The Centers for Disease Control and Prevention is exploring reports that several young people developed a heart condition known as myocarditis after getting the COVID-19 vaccine. But with no causal link between the two established thus far, doctors say the risk of kids developing the heart condition from COVID-19 itself is far higher.
"We know that COVID causes multiple negative outcomes, including myocarditis, the multisystem inflammatory syndrome (MIS-C) in children [and] so-called long COVID," says Dr. Kristen Sexson Tejtel, a pediatric cardiologist at Texas Children’s Hospital. "We know that all of those are risks that are associated with COVID and have seen far more of [those] than we have of any kind of myocarditis since the vaccination started."
So what exactly is myocarditis and what should parents be aware of? Here's what you need to know.
It can be triggered by an infection and occurs in 1 out of every 100,000 kids per year
"Myocarditis is a condition where the muscular walls of the heart become inflamed and it results in poor function of the heart," says Dr. Shelby Kutty, Helen Taussig professor, director of pediatric cardiology and co-director of the Pediatric and Congenital Heart Center at Johns Hopkins hospital and school of medicine. "It can be caused by various infections; viral infection remains a predominant cause of myocarditis."
According to the Mayo Clinic, those viruses include hepatitis B and C, herpes virus, adenovirus (which causes the common cold) and COVID-19. The condition has also been linked to other types of infections, including bacterial and fungal. Experts estimate that it occurs in approximately 1 in every 100,000 kids per year and typically has a mortality rate of under 25 percent in kids.
It has been linked to certain vaccines, in "extremely rare" cases, but not the COVID-19 vaccine
Sexson Tejtel says there is data available that suggests a potential link between myocarditis and certain vaccines like the smallpox vaccine. Kutty says neither he nor any of his colleagues at Johns Hopkins have witnessed that. "With regard to vaccination, it's extremely rare," Kutty says. "I have not personally encountered a vaccine-associated case of myocarditis."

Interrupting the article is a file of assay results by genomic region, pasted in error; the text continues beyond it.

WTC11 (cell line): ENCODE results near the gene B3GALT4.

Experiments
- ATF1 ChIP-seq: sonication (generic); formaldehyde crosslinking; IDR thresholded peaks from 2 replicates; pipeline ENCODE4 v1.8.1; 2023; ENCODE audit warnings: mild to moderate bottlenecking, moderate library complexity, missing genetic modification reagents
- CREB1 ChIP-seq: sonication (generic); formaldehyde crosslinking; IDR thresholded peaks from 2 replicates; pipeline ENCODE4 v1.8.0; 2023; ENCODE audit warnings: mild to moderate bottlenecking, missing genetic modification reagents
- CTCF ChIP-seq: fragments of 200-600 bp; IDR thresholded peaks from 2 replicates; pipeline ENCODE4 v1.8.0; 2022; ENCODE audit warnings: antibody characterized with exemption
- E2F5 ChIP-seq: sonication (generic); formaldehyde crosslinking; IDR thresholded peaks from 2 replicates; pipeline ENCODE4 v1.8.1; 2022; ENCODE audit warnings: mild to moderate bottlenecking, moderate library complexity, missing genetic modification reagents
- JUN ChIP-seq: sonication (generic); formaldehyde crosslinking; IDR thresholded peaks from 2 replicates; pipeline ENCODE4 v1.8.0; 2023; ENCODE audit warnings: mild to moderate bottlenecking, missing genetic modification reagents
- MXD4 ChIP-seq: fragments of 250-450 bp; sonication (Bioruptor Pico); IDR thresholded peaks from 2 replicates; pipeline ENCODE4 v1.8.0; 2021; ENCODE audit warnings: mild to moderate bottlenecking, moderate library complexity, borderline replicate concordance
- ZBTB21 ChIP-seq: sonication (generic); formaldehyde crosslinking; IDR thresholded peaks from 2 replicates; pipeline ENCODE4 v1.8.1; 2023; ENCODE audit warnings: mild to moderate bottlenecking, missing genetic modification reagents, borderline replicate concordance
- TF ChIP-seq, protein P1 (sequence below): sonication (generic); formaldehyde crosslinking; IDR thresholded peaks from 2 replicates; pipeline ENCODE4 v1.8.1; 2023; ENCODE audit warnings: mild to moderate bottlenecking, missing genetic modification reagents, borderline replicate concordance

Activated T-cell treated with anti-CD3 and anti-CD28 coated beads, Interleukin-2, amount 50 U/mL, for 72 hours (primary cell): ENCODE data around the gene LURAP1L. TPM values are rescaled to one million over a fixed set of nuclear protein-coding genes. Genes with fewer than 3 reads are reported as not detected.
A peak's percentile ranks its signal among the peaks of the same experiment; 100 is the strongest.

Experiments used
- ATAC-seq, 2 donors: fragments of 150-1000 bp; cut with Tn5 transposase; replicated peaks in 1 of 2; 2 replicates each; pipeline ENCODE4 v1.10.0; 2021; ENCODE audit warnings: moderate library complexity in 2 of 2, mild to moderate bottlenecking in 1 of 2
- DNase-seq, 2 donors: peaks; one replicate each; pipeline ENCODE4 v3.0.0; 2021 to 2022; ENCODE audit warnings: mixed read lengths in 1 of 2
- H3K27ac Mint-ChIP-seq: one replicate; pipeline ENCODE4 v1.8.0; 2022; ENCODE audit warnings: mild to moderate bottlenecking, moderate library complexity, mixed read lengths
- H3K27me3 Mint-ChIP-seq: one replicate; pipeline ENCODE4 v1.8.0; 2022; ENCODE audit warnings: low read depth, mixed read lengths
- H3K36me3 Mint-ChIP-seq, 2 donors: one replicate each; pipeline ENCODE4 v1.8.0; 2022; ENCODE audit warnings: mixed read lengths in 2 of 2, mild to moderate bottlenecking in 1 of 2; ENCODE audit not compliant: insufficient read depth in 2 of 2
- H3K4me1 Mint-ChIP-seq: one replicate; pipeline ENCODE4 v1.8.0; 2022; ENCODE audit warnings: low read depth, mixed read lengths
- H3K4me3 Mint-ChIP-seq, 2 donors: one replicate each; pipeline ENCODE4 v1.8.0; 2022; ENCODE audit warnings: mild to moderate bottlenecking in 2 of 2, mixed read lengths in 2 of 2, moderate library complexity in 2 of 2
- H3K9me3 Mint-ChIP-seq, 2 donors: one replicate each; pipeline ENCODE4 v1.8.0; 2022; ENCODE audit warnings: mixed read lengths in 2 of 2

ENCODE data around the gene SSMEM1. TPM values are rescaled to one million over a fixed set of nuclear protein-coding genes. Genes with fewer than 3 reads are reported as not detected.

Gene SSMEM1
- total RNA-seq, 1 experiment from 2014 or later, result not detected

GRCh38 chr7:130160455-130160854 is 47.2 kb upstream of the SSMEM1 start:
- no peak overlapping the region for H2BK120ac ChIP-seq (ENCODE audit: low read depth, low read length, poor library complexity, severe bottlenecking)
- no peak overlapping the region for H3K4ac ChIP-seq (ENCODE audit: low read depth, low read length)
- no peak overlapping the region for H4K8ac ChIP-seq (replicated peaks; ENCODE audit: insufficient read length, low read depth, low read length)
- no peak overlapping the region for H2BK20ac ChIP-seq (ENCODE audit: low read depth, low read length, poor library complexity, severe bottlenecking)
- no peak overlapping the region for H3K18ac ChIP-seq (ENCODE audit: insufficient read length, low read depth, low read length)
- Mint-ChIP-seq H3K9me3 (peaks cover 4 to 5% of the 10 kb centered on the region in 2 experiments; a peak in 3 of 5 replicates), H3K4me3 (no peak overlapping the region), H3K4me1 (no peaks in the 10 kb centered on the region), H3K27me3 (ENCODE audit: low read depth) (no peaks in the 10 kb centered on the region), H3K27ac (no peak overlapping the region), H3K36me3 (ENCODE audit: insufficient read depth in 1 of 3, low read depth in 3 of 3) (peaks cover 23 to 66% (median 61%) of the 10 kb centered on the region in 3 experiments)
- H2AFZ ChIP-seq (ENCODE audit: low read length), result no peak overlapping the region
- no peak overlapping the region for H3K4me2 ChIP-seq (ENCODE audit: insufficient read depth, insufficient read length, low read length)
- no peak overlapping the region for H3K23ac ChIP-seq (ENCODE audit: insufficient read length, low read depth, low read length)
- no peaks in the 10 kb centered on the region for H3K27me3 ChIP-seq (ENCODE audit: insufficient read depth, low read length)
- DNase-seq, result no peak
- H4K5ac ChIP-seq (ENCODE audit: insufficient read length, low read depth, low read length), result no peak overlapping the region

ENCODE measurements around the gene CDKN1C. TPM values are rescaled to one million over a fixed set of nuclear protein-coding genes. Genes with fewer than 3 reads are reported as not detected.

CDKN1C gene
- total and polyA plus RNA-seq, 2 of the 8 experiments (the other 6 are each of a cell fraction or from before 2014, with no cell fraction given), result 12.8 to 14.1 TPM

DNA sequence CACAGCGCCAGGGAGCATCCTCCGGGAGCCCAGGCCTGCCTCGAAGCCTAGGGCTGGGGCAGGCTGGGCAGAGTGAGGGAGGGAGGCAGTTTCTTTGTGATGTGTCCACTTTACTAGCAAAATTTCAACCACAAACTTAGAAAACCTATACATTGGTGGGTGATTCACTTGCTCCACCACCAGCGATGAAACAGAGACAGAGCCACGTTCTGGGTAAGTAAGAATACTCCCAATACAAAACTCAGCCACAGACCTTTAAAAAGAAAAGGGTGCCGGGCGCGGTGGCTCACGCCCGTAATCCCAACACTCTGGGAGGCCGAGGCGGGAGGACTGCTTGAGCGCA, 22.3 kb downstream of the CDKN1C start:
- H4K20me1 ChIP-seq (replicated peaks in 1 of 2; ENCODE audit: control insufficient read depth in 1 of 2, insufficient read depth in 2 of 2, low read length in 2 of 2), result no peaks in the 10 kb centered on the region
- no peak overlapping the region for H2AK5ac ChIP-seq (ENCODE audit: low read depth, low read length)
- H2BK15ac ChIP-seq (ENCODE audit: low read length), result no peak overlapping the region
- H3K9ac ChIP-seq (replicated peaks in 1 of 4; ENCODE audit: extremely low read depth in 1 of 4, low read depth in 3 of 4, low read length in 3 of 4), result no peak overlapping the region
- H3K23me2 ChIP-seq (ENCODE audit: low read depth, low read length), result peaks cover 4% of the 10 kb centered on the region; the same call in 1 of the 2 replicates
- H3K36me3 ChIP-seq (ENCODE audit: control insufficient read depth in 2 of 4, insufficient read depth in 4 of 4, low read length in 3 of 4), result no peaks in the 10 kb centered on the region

Dr. Robert H. Pass, division chief of pediatric cardiology and director of pediatric electrophysiology at the Mount Sinai Health System, hasn't either. "I am not aware of other vaccines being associated with the development of myocarditis," Pass tells Yahoo Life. "However, it is important to note that any substance can trigger allergic reactions that could theoretically affect inflammation in the heart muscle or other organ systems."
The CDC's May 17 report on the myocarditis cases in kids after the COVID-19 vaccine noted that there had been "relatively few" and that all cases "appear to be mild." The organization says they have occurred more frequently in boys and typically less than four days after the vaccine was given. It also notes that an investigation into the cases isn't meant to suggest it's a major risk. "Within CDC safety monitoring systems, rates of myocarditis reports in the window following COVID-19 vaccination have not differed from expected baseline rates," it reads.
Experts say the risks of not getting the COVID-19 vaccine outweigh the risks of getting myocarditis from it "by a thousand-fold or more"
"We have seen myocarditis and signs of it in children admitted with COVID," says Kutty, adding that "most of them recover... but it's much more common than vaccine-associated occurrences thus far." Sexson Tejtel has seen it too. "We've seen COVID myocarditis, unfortunately not infrequently," she says. "I don't think it can be linked to the COVID vaccine yet, but it's always good to know about concerns."
Both Sexson Tejtel and Kutty believe that vaccination among kids should continue, even as the CDC studies these reactions. Pass agrees. "The risk for getting myocarditis is far larger from COVID than it is from the vaccine. At the present time, though there are reports of some adolescents developing myocarditis in the time period after an mRNA (Pfizer or Moderna) immunization, there is no direct evidence that the vaccine has had anything to do with the actual myocarditis observed and the incidence of this in the immunized population of children is, so far, no different than that in the general adolescent population," Pass says. "The risks to patients for the disease that most vaccines are intended to prevent outweigh this very theoretical risk by a thousand-fold or more."
For parents who are concerned, chest pain and increased heart rate are signs to look for
All three experts acknowledge that seeing a heart condition that affects kids circulating in the headlines may be concerning. For those worried about it happening to their child, there are certain red flags to notice. "Signs to look for are difficulty breathing and an increase in heart rate," says Kutty. "Also if the child suddenly feels tired and their energy level, on the whole, is low."
Pass adds chest pain to the list of symptoms. "Myocarditis is generally treatable and patients generally do very well if they seek medical attention," says Pass. "It is important to understand that from a statistical perspective, the chances of developing this condition are far greater than the risk from the immunization. COVID is serious business — anything we can do to reduce our risks of developing this infection are well worth it."
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